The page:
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Seven Deadly Words in Business And How To Avoid Them

Aug 17, 2007
Whether you're in business for yourself, part of a company, or trying to communicate with your family and friends, one of the key components to communication are the words you use. While the tone and packaging play a part in the effectiveness of the message - your words go a long way in opening or closing doors.

Here are seven words that have the highest probability in closing the doors and how you can choose differently.

Each of these words has the potential to immediately create a wall between the speaker and listener. You may even find that the listener [or your audience] stop listening when they hear the word spoken.

Your listeners beliefs, their experiences and the accepted definition of the word(s) used will either engage or disengage the listener from the message you want to communicate. Before opening your mouth to speak take but a moment and consider the desired outcome.

This list is to assist you in creating a greater awareness of your options and increase the probability of achieving your desired results.

Hard: generally defined as "something that is difficult or "not" easy; something that requires tremendous physical or mental energy to accomplish".

We are inundated in terms as well meaning as, "It requires hard work to get ahead", "Work hard and you'll be successful", "we need to work hard and put our noses to the grindstone if we're going to get this job done" and the list goes on.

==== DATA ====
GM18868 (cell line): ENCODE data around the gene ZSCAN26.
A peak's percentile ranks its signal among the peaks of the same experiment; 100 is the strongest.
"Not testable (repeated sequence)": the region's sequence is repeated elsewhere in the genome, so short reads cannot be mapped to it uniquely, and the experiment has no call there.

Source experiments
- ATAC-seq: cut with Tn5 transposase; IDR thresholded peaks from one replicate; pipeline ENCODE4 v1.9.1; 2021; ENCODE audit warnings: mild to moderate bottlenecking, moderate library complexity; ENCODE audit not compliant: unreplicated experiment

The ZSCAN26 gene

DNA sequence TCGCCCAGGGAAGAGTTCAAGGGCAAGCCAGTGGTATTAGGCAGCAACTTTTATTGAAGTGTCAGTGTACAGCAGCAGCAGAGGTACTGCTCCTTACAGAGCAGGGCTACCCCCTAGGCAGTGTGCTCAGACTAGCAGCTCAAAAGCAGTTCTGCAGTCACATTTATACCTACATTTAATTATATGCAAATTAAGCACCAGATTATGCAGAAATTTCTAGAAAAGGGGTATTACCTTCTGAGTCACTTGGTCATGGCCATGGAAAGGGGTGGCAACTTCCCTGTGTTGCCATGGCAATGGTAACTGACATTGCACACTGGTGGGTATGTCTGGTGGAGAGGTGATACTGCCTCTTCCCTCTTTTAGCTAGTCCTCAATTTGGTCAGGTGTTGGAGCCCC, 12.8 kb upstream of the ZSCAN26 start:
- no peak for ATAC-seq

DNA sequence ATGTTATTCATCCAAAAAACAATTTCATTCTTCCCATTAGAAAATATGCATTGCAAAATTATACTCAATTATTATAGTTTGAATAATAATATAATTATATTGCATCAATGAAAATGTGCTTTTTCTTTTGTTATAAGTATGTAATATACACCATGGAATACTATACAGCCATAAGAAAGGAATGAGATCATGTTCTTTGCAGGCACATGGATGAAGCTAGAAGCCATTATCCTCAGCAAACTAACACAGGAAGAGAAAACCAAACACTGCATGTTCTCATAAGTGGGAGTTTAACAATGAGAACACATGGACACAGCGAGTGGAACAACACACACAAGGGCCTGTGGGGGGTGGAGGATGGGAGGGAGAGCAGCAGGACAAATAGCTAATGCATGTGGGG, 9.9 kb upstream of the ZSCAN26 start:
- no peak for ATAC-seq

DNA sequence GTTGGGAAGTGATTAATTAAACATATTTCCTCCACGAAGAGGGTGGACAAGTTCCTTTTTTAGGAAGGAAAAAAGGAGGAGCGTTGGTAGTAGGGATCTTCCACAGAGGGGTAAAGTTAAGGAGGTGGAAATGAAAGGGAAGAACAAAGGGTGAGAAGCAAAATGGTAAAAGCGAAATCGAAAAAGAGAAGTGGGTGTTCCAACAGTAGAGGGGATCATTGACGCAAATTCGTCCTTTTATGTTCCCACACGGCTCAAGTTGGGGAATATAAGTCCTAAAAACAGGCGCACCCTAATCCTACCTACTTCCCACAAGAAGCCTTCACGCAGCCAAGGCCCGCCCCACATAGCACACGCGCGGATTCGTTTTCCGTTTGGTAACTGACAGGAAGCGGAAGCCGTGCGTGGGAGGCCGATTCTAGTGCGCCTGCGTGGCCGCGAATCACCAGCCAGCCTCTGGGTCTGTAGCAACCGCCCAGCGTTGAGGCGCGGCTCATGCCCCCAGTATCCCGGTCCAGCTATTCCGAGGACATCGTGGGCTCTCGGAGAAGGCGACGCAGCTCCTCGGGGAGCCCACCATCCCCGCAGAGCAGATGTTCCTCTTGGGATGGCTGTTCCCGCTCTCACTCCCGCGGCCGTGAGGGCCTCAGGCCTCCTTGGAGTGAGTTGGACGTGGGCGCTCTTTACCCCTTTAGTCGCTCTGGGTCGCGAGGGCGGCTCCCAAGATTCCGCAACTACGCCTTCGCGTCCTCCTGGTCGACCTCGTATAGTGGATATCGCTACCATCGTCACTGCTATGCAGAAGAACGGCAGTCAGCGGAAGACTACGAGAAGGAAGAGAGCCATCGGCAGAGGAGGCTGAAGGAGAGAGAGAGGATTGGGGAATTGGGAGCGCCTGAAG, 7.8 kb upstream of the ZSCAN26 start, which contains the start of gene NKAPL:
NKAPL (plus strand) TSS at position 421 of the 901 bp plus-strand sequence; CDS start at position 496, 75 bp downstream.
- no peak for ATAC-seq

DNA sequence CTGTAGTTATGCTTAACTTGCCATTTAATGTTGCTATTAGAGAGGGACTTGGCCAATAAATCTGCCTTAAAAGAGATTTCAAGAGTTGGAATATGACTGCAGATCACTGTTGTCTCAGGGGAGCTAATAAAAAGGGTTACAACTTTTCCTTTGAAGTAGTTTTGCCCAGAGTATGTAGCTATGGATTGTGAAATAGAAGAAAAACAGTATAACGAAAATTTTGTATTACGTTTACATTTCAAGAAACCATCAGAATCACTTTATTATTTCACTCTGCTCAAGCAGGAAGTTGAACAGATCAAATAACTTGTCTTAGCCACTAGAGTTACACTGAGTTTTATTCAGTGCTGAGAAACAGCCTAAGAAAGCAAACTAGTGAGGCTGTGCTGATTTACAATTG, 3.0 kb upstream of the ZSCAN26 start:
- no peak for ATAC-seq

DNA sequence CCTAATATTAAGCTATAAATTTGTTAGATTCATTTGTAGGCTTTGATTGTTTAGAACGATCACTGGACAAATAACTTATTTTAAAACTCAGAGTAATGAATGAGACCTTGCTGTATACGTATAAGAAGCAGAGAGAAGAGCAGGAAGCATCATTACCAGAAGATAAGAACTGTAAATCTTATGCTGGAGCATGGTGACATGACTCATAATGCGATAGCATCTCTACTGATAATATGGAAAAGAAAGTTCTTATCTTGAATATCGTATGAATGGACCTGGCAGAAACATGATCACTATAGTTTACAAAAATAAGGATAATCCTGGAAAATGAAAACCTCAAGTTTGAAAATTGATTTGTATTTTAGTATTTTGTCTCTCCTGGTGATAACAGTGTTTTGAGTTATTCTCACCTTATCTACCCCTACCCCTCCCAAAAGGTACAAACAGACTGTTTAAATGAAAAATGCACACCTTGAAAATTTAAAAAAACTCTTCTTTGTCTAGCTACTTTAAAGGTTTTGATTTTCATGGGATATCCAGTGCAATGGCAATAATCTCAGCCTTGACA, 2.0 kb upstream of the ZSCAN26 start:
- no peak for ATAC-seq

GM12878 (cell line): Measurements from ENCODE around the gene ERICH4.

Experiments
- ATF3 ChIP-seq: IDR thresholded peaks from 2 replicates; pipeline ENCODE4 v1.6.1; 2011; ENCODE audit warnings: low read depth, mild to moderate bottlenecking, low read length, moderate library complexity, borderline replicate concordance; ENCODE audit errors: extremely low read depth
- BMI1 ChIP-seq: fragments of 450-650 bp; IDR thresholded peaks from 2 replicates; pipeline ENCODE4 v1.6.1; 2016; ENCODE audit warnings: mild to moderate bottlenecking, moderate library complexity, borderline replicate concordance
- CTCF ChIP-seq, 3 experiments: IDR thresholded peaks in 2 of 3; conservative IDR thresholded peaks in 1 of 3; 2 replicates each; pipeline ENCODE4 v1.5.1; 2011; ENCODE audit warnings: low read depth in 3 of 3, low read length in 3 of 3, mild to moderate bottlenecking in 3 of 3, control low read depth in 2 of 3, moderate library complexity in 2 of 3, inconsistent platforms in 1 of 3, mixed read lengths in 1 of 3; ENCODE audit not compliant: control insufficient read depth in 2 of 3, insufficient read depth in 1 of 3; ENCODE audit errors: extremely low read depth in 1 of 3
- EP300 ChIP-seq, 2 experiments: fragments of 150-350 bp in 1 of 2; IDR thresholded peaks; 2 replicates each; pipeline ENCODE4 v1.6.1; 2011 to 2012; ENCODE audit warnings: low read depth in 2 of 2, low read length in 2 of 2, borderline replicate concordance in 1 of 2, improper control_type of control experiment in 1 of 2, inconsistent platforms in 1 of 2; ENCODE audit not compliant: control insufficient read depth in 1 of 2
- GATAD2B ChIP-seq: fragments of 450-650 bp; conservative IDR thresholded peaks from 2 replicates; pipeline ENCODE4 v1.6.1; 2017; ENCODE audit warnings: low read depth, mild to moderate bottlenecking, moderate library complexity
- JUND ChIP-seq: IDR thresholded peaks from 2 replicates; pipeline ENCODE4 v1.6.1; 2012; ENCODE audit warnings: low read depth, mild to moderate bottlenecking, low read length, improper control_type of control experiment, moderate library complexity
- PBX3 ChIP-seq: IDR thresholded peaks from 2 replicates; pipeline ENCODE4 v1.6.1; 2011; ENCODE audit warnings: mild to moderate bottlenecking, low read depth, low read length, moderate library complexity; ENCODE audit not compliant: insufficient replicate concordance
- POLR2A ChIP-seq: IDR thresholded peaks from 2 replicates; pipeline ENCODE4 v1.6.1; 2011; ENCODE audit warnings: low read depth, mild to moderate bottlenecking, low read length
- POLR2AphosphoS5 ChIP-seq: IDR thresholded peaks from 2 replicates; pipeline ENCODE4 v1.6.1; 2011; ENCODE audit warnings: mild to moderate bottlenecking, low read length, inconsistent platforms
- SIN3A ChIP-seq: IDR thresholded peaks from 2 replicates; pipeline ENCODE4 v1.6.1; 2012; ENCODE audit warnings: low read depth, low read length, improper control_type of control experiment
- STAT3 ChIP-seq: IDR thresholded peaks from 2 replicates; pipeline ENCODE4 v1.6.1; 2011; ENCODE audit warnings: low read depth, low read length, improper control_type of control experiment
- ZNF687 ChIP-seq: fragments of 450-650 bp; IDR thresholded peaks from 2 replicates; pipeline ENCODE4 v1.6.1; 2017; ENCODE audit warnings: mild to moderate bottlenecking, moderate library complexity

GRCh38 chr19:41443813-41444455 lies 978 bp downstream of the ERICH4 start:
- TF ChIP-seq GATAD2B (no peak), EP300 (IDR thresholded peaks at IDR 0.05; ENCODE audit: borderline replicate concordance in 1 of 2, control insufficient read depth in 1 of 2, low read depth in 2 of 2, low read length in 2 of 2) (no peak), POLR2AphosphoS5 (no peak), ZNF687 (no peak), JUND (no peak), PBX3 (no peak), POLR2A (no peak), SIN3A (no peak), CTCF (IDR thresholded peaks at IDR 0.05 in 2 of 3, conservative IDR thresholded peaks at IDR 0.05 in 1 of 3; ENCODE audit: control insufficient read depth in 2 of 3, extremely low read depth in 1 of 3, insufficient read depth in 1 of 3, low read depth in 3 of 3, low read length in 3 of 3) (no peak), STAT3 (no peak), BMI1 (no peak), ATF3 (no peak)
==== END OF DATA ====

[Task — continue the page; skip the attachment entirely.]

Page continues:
Hard work happens when we are out of alignment with who we really are and/or the objective of our efforts. It is hard if we're moving away from what we don't want i.e. losing business, facing bankruptcy, low pay, limited clientele etc.

If we are passionate about what we're doing, where we're going, the desired outcome or rewards that lay ahead of us "hard" and "work" don't even enter our consciousness. I'm not advocating the insertion of the word "easy"; just consider the affect of the word "hard" and the possibility of simply dropping it from your vocabulary.

Problem: defined as "a state of difficulty that needs to be resolved". The conversation may include phrases like, "I have a problem with...", "The problem with this is..." or "Your problem is..."

If, what you're really after is a solution, then set your intention there and use that instead. If the current situation is unacceptable, start by stating the desired outcome or expectation.

Include the facts that may be leading to the perceived "problem", but only the facts. For example, if you were speaking to a business associate or employee, "Our client has ordered this item and the promised date of delivery is two weeks from tomorrow.

Based on the information that I currently have available we have completed (then list what has been done) and we still have these items ahead of us (again list the details). Would you help me in seeing how we can comply with our promised delivery date?"

Ultimately, remember there are no problems, only solutions.

Can't: the contraction of "can" "not" thereby being the opposite of possibility thinking (can). Have you ever told a child they can't" do something? How does it feel when you've been told "You can't do it that way." or "you can't possibly know what I'm talking about/how I feel." The entire inner child gets in the game at that point and it's "oh yes I can!" or even "I'll show you...!"